How to Protect Kids from Sexual Predators
Open communication with children is vital
Anchorage police say sexual abuse of children is happening more often than we know – and the scary part is the abusers are people both we and our kids trust and love, which makes it harder for the victims to talk. And with new cases popping up all the time, the question is how can we truly protect our kids?
It’s cases like convicted child pornographer and therapist Andrew William Young and Leonardo Lovette, the after school tutor accused of eight counts of sexual abuse of a minor, that leave all of us parents shocked, disgusted, and mad. But advocates say in order to put sexual perpetrators in jail, we have to get our kids to feel safe to talk and teach them to be comfortable to do so.
It is every parent's nightmare: a trusted neighbor like Leonardo Lovette who is accused of raping a 9-year-old girl and her 5-year-old sister. Then, there's Andrew William Young, who worked with sexually abused children and taught sex education to fifth-graders. Young was recently convicted of possessing what police say was the largest stash of child pornography in the city. A neighbor, a counselor – people both kids and their parents knew and trusted, those we often suspect the least could be causing the most harm.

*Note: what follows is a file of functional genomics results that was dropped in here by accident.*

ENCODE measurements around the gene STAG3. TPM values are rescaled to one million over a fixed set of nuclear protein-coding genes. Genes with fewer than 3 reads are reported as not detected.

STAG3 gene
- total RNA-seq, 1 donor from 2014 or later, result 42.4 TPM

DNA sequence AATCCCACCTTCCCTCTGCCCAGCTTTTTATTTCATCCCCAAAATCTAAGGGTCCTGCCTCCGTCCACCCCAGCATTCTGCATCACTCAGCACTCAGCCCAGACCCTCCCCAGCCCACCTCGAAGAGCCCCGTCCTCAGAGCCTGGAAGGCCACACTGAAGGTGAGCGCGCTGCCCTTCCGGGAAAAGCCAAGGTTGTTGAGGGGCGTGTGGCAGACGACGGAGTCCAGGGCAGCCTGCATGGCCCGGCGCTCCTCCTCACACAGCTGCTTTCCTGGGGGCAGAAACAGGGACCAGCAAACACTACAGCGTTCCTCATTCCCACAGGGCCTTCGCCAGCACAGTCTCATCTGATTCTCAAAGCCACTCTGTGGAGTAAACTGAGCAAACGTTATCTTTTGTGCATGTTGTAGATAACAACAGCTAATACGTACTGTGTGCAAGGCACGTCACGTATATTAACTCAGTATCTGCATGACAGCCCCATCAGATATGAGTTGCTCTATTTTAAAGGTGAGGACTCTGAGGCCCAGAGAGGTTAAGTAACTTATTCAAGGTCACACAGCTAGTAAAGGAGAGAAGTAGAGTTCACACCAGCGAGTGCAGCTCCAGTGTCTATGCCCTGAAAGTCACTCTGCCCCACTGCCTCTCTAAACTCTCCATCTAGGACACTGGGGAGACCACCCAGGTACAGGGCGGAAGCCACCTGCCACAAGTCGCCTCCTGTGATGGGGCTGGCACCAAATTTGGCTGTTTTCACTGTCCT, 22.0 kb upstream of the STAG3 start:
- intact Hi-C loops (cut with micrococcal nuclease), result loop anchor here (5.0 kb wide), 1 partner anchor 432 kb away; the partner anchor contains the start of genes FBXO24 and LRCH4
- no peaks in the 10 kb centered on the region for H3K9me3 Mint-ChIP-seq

“It’s relatives, it’s friends, it’s baby sitters,” said Dr. Cathy Baldwin-Johnson, the medical director of Alaska Cares, an outpatient clinic that provides close to 900 sexual abuse evaluations for children in Anchorage. “Its sickening,” said Sgt. Cindi Stanton, who is head of Anchorage police’s Crimes Against Children unit. “I say it matter of factly, but it’s true, and it’s really, I think, important for the public to understand that’s the case and its not just something that just springs up every once in awhile.”
But it's difficult to get child molesters convicted because the victims sometimes take years to talk usually because they've been threatened, which is why experts say communication is key. “Maybe it’s not physical violence, maybe it’s your mom's going to be mad at me,” said Stanton. “You have to think down on a kids level on what threats might work with a child.”
“The more parents talk with their children about this issue, the less scary it becomes,” said Jamie Bridges, the education development coordinator for Standing Together Against Rape.
Using tools like “The Right Touch” book to break down what's okay and what's not okay when it comes to their bodies. “Being able to just openly talk about body parts and what body parts are okay for someone to touch and what body parts are not okay for someone to touch and what body parts there should be never be secrets about,” said Erin Daniel, the family care coordinator for Alaska Cares.
“If they're voicing that they don't feel safe with the person, that they don't want to go with the person, [it’s] then sitting down and having that conversation and figuring out why,” said Bridges. Have an open line of communication to protect your child.